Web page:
Home Technology Lenovo and Intel to usher in the era of the foldable PC

Lenovo and Intel to usher in the era of the foldable PC

2 min read

We know the era of foldable phones is upon us with Samsung and Huawei both committed to pushing this technology in certain devices, despite the problematic starts both have had thus far. It appears that the concept is heading to the laptop market too. And yes, while laptops have always had the ability to fold, the screen and keyboard were separate. What if the entire laptop was one big screen that could easily jump between being a large tablet to a functioning laptop?

Sound like a bit of a pipedream? Well, Lenovo has unveiled their new ThinkPad X1 Fold at CES 2020 which shows the concept in operation and could possibly give us a glimpse of what the future of laptops might look like. The company has revealed little about the specs of their new gadget, but functionally, its 13.3-inch 4:3 OLED panel with a 2048 x 1536 resolution looks pretty. The device will also come with a separate Bluetooth keyboard for those wanting to still get the clicky feeling of typing.

Does it solve the inherent problems of leaving a discernible crease down the middle of the screen like with Samsung’s phone? Well, apparently not though the display (developed by LG) apparently do a better job of it than Samsung’s current Galaxy Fold.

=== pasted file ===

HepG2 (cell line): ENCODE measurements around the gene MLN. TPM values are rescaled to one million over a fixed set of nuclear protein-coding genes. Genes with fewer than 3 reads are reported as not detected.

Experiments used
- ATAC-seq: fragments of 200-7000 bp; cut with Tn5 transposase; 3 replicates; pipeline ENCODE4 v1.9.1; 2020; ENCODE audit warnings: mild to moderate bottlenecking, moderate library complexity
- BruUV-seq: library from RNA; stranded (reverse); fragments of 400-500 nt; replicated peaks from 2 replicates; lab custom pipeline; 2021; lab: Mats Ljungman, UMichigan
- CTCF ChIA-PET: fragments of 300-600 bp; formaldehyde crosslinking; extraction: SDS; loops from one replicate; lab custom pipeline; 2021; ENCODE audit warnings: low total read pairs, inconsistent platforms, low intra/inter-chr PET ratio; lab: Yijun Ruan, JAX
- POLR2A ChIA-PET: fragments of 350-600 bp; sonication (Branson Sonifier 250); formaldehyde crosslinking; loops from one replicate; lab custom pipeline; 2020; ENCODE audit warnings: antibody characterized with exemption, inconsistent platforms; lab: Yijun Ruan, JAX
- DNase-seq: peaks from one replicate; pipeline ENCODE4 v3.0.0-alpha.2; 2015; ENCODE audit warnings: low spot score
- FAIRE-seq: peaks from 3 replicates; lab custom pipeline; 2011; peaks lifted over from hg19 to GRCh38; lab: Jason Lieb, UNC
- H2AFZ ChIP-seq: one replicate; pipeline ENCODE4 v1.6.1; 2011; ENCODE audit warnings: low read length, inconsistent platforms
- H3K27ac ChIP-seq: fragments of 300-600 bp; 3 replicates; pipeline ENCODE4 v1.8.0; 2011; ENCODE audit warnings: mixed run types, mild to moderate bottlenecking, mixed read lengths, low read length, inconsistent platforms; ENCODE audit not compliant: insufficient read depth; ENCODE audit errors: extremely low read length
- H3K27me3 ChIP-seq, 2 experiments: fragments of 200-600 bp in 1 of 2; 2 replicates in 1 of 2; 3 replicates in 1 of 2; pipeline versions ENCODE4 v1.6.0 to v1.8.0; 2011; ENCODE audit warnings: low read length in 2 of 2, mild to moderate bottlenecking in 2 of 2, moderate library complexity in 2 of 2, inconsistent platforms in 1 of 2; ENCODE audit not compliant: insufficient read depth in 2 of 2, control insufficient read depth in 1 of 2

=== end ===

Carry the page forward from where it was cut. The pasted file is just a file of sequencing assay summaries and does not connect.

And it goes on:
Don’t think that Lenovo’s experiment is just a one-off thing though as Intel themselves have also unveiled a foldable screen of their own with their new prototype Horseshoe Bend which is similar to the Lenovo concept except that it is a whole lot bigger with a 17.3-inch display that is arguably more practical.

Perhaps much like many people struggling to see a need for foldable phones outside the cool factor, that the same problem exists here, though both manufacturers argue that the increased real-estate makes things like browsing, looking at spreadsheets or even video editing so much easier with the ability to shift between different modes much more practical when looking at it from a business perspective. Something which I wholeheartedly agree with though I do still have my reservations about existing screen technology to achieve this. Technology has to start somewhere though, and I guess it’s plausible to think while it may not be perfect right now, in 3-5 years’ time, this could become the norm.

We’ve seen this concept also touted by Microsoft, though they have taken a different approach in creating a device with two separate screens that work together through a modified Windows OS rather than one big screen. While Microsoft approach is probably better from a maintenance and screen reliability perspective given the current issues with bending screens, it definitely doesn’t bring the cool factor that these devices have and with laptops not needing to fold as much as phones, the shelf-life for these screens may be more worthwhile. I guess only time will tell.  

Last Updated: January 7, 2020

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